Monday, May 7, 2012

Mary De Tutorial - Part 2

I didn't think I'd ever get to part 2!  Whew!  The smocking took much longer than I had anticipated.  In hind sight, I should have waited until it was totally complete before doing the tutorial.  Lesson learned.

In part 2, I'll show you how I added rows to the smocking plate I used to get the number I needed, and I'll show you how I attached the insert to the yoke.

This is the original smocking plate that I bought just for this dress.  Unfortunately, I didn't pay attention to the Mary De pattern on the number of rows required for my size.  So I had to do some major alterations in the plate.  I had this plate on hand (scroll to baby bugs and butterflies) and thought some of these rows would do well on the dress, so I incorporated some of them.  Then Ann came out with a new plate, so I ordered that one too.

So here is the finished insert.

And a close up.

So the original plate had smaller strawberries which didn't look right with the size of this insert.  These larger strawberries look so much better, plus they took up 4 1/2 rows!  I also used the waves beneath the strawberries from this same plate.  The top waves with the red weaved through I used from the baby bugs and butterfly plate.  I had a lot of backsmocking to keep the insert nice and tight.  I matched the blue floss to the background color in the dress to pull it all together.

Okay, so that's how I increased my rows from 7 to 14.  Now let's go through how I attached it to my yoke.

First, decide exactly how much of your ric rac you want showing on the front of the dress.  I wanted a fairly good bit.  You'll want to run a basting stitch right down the ric rac where you want the yoke to line up.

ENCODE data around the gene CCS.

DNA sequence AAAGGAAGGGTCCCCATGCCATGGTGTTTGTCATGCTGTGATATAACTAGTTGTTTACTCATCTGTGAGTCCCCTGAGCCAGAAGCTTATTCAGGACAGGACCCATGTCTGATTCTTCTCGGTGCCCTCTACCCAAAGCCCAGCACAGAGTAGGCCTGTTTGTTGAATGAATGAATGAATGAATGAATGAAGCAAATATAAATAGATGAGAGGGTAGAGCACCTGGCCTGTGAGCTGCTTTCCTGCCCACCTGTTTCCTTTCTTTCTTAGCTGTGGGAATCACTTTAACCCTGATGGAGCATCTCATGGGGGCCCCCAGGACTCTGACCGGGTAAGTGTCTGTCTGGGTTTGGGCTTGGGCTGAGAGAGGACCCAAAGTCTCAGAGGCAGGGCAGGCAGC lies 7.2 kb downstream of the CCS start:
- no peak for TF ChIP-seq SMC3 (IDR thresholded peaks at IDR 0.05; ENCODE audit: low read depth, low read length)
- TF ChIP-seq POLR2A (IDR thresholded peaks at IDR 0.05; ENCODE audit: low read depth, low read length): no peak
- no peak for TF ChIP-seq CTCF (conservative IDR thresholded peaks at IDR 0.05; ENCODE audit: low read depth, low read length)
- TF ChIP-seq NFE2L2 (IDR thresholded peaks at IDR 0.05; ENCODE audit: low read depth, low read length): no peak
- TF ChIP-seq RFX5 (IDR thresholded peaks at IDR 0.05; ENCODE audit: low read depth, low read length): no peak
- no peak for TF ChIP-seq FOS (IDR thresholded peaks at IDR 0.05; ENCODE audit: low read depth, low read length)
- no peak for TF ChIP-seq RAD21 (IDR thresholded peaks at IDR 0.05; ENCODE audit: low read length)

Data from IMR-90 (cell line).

In my case, I wanted a good bit to show, so I ran my stitch smack down the middle of the ric rac.  My 1/4" foot was perfect for this, since it just hit both edges of my ric rac, and that made it very easy to get an even stitch.  Go slow here, because you'll use this stitch line to attach your yoke, so it needs to be as straight as possible.  Here is my stitch line from the back.

Do the same for the other side of the insert as shown.  See that wasn't hard at all was it?  This terrified me the first time I did it.  But the basting stitch can be picked out easily if you mess up!  Guess how I know that?

Now grab your insert and put it face up in front of you.  Now grab your yoke and place it face down on top of your insert (right sides together) matching the edges and pin in place as shown.

Now take it to your machine and stitch it on the same basting stitch you just did.

Just be sure and not catch the top part of the yoke in the stitching, which almost happened here.  Luckily, I caught this before I ran it through the machine.  Guess how many times I've managed to do that!  You think a girl would learn.  Sheesh!

You can either run a zig zag stitch over the raw edges or use your serger.  I usually serge mine.  Flip it back over and press it.  Be careful not to press your pleats flat and never iron directly over your smocking.  It should look like this.

Now very carefully cut out your arm hole where marked.  And it will look like this.

The next installment will be attaching the skirt to the bottom of the insert.  Normally, I would just run some gathering stitches in the skirt and attach it just like we did the yoke.  BUT, this fabric is much, much thicker than I normally use, and there was entirely too much bulk in that seam.  So I'm still tossing around ideas to eliminate some of that bulk.  So stay tuned.

Let me know if I've confused you or didn't make something clear.



Post a Comment